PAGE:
Newly discovered snake gets a fitting 'Harry Potter' moniker


They’re not quite Basilisks, but there are now more of Salazar Slytherin’s snakes out in the world.

A team of scientists in India named a new species of green pit vipers Trimeresurus salazar, after the character in J.K Rowling’s “Harry Potter” series. The findings were published last week in the Zoosystematics and Evolution journal.

The study’s authors explained that the name came from the “co-founder of Hogwarts School of Witchcraft and Wizardry and the founder of the House of Slytherin - Salazar Slytherin.”

“He was a Parselmouth that links him to serpents,” they said and suggested that the snake be commonly known as “Salazar’s pit viper.”

For anyone needing a “Harry Potter” refresher, Salazar Slytherin was one of four founding members of the wizarding school. He was known for his rare ability to speak to snakes ― called “Parselmouth.”

In “Harry Potter and the Chamber of Secrets,” a Basilisk ― a giant, venomous serpent left beneath Hogwarts for hundreds of years by Slytherin ― terrorized students. Those who looked the creature directly in the eye would be killed; an indirect look would render the victims petrified.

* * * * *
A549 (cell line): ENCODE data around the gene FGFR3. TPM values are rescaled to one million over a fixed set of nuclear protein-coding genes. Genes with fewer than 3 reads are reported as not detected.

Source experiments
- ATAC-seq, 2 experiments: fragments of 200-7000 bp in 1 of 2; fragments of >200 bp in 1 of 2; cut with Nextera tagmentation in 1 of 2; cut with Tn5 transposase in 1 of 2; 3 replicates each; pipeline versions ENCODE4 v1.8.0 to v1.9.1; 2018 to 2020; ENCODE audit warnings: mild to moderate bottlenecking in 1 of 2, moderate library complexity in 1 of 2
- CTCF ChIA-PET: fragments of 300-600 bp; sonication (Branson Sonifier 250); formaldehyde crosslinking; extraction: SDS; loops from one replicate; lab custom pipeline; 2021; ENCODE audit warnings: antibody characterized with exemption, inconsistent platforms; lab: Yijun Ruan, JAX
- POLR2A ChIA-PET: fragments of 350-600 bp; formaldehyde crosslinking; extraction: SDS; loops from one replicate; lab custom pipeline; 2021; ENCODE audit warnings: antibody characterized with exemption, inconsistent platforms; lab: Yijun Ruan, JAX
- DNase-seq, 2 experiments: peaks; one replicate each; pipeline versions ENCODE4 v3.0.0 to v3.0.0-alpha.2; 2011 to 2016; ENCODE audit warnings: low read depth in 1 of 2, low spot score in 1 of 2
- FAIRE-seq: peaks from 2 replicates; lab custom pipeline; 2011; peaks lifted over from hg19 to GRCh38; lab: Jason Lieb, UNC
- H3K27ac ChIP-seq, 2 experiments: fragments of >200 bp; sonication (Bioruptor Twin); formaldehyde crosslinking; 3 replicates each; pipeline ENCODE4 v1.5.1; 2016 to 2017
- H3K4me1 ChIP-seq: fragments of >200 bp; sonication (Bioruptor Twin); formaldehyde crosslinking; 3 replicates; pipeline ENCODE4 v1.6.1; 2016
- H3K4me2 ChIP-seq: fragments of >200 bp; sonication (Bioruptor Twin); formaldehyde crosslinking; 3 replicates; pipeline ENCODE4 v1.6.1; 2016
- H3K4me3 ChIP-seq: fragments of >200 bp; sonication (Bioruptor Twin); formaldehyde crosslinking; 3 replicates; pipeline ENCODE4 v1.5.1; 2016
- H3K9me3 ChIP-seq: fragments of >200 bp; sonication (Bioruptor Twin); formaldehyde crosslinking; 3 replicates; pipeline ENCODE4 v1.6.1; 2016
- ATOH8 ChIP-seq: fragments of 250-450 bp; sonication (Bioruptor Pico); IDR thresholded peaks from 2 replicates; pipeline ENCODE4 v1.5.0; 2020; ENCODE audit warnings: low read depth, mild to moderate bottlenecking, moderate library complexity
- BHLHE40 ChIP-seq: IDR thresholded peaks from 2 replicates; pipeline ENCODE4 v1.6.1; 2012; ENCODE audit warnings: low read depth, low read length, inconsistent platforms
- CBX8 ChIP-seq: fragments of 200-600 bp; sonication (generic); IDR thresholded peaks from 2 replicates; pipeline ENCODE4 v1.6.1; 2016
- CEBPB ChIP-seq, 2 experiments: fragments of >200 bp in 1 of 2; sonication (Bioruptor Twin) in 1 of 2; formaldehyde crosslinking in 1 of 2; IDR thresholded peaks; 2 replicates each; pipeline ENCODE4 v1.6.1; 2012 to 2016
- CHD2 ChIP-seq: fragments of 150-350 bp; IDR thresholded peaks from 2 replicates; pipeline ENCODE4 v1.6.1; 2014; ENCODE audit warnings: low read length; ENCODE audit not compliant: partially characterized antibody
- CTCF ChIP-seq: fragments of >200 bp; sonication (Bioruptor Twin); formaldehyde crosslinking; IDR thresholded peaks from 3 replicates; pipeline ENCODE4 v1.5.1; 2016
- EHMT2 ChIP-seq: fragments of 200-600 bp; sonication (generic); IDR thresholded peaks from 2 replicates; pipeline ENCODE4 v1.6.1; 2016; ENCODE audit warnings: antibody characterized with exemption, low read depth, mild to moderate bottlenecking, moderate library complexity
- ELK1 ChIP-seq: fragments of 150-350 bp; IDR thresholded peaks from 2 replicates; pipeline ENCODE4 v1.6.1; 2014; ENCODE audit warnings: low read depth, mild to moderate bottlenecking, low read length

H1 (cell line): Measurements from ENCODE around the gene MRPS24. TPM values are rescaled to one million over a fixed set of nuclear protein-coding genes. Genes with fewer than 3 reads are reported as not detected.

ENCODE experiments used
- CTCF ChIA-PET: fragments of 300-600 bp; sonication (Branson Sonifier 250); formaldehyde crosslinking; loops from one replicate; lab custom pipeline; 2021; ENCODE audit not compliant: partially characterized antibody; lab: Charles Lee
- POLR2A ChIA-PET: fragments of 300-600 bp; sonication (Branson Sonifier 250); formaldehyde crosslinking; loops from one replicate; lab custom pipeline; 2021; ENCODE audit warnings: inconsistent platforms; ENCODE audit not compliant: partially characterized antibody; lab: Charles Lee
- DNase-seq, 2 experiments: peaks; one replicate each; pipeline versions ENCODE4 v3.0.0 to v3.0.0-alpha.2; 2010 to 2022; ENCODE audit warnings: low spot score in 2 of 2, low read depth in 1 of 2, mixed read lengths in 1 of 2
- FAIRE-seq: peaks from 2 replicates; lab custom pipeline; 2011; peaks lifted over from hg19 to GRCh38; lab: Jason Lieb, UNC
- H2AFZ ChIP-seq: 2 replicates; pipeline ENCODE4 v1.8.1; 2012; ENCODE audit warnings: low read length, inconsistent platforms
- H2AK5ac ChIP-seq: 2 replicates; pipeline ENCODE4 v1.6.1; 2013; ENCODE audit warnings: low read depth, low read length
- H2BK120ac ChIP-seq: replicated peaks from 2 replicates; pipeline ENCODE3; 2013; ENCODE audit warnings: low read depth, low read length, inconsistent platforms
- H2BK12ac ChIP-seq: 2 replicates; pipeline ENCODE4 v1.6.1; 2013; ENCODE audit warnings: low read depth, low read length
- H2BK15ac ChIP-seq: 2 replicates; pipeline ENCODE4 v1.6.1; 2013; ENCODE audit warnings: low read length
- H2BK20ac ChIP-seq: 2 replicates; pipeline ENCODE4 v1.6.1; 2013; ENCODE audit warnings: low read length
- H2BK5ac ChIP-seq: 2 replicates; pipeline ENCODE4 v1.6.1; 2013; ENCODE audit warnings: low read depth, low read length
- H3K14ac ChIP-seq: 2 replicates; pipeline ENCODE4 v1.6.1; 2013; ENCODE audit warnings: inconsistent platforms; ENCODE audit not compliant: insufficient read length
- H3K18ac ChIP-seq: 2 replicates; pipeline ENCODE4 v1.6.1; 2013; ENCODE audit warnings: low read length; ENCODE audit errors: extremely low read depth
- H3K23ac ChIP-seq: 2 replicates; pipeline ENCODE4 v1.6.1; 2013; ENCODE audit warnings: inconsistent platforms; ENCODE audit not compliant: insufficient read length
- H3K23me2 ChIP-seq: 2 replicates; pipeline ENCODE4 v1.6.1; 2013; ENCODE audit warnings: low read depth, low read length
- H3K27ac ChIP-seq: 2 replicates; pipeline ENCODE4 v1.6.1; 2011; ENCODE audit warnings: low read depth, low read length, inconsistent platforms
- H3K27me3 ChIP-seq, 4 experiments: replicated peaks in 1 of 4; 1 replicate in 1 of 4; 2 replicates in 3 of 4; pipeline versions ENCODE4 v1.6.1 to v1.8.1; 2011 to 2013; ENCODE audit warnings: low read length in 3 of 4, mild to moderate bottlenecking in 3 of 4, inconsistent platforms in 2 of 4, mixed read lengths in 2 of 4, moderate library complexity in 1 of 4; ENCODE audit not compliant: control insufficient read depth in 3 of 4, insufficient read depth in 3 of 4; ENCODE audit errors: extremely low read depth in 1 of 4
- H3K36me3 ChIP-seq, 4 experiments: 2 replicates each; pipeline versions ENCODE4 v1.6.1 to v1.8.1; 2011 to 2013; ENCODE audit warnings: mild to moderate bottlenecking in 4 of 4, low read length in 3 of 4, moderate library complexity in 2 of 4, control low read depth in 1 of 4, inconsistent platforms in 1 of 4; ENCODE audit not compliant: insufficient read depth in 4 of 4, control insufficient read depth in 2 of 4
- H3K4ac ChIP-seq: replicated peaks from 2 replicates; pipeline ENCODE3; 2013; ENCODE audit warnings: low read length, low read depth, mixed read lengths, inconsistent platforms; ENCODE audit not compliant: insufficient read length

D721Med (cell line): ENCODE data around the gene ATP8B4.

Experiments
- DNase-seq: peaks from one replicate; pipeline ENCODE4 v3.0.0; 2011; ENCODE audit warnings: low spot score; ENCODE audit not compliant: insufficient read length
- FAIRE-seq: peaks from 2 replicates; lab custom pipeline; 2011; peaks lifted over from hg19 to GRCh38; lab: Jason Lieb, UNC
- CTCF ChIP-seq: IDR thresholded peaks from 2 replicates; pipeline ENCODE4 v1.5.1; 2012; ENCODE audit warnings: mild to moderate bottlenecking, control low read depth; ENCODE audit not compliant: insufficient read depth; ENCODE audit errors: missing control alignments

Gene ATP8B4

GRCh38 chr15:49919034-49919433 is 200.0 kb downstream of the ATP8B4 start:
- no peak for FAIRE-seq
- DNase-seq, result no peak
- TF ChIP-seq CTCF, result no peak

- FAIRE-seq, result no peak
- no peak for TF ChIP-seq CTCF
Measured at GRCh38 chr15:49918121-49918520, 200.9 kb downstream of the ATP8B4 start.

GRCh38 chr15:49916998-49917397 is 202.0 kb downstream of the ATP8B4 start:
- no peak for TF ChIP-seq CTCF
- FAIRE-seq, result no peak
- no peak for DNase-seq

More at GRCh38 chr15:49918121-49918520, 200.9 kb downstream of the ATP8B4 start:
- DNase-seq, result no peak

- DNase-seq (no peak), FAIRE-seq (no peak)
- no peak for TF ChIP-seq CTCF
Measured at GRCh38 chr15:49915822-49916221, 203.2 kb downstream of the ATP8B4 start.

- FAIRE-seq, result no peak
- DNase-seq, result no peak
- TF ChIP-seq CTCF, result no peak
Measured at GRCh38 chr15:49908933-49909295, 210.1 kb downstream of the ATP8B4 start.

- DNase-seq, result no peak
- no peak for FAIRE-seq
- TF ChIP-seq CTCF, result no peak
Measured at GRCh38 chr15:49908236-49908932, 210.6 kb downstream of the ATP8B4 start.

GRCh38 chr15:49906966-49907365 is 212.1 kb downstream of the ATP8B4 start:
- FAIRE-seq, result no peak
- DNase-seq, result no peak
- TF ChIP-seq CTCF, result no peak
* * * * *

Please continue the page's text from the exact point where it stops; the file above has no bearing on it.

Salazar’s pit viper was discovered during an expedition to the Himalayan biodiversity hotspot in India’s northern Arunachal Pradesh region. The scientists noted that the snake has a unique stripe ― orange to red in color ― on the body of males.

The snakes, like others in the Trimeresurus genus, are venomous. While it’s best to keep your distance, you can probably get away with looking them in the eye.

  • This article originally appeared on HuffPost.